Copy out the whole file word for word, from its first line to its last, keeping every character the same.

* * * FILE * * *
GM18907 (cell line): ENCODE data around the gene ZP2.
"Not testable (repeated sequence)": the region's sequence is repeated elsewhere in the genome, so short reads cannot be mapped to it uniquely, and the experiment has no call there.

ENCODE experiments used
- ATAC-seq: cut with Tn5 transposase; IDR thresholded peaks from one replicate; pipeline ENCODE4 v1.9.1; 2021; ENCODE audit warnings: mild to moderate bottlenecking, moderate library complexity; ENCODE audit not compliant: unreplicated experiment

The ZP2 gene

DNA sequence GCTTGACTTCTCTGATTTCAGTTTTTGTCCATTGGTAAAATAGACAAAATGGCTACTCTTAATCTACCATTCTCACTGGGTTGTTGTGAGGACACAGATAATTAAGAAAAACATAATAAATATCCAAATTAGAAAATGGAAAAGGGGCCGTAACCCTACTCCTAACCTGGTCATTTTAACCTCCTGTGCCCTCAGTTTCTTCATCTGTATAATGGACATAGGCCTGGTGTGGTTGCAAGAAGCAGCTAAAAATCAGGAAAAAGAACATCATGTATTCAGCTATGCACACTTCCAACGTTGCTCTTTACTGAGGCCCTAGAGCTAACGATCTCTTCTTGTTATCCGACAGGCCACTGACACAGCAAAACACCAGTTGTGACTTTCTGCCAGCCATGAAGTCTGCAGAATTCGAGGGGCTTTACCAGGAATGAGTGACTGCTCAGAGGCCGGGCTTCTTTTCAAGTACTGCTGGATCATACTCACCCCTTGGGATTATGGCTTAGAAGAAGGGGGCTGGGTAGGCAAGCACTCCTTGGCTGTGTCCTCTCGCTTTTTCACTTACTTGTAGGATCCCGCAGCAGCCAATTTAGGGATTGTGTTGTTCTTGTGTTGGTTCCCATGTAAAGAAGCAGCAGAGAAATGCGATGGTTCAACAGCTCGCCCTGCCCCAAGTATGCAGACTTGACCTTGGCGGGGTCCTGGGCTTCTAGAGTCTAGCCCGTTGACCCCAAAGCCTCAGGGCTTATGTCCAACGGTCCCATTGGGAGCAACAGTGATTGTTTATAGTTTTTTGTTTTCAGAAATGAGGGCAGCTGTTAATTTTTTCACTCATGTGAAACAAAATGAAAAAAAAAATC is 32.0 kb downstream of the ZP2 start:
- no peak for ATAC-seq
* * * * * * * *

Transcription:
GM18907 (cell line): ENCODE data around the gene ZP2.
"Not testable (repeated sequence)": the region's sequence is repeated elsewhere in the genome, so short reads cannot be mapped to it uniquely, and the experiment has no call there.

ENCODE experiments used
- ATAC-seq: cut with Tn5 transposase; IDR thresholded peaks from one replicate; pipeline ENCODE4 v1.9.1; 2021; ENCODE audit warnings: mild to moderate bottlenecking, moderate library complexity; ENCODE audit not compliant: unreplicated experiment

The ZP2 gene

DNA sequence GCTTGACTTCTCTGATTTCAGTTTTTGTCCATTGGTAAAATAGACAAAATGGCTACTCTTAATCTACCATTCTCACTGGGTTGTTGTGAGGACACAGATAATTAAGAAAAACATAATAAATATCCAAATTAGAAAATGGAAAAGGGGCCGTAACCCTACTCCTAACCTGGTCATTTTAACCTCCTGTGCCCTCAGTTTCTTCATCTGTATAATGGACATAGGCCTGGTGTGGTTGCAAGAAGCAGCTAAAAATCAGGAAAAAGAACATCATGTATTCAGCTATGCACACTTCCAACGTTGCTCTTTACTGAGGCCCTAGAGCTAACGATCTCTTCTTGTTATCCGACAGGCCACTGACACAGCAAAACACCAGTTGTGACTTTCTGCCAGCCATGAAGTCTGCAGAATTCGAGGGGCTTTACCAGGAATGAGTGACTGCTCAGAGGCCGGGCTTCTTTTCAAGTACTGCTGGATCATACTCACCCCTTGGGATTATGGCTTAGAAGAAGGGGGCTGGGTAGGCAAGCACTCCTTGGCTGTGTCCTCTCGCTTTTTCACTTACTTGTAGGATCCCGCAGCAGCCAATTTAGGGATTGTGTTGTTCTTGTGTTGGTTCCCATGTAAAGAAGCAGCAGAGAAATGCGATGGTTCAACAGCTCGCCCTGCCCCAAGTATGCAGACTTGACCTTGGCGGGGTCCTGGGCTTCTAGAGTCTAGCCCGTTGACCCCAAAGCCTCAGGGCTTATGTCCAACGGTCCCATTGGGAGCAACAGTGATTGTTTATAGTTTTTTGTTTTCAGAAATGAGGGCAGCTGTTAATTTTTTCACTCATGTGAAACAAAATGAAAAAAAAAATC is 32.0 kb downstream of the ZP2 start:
- no peak for ATAC-seq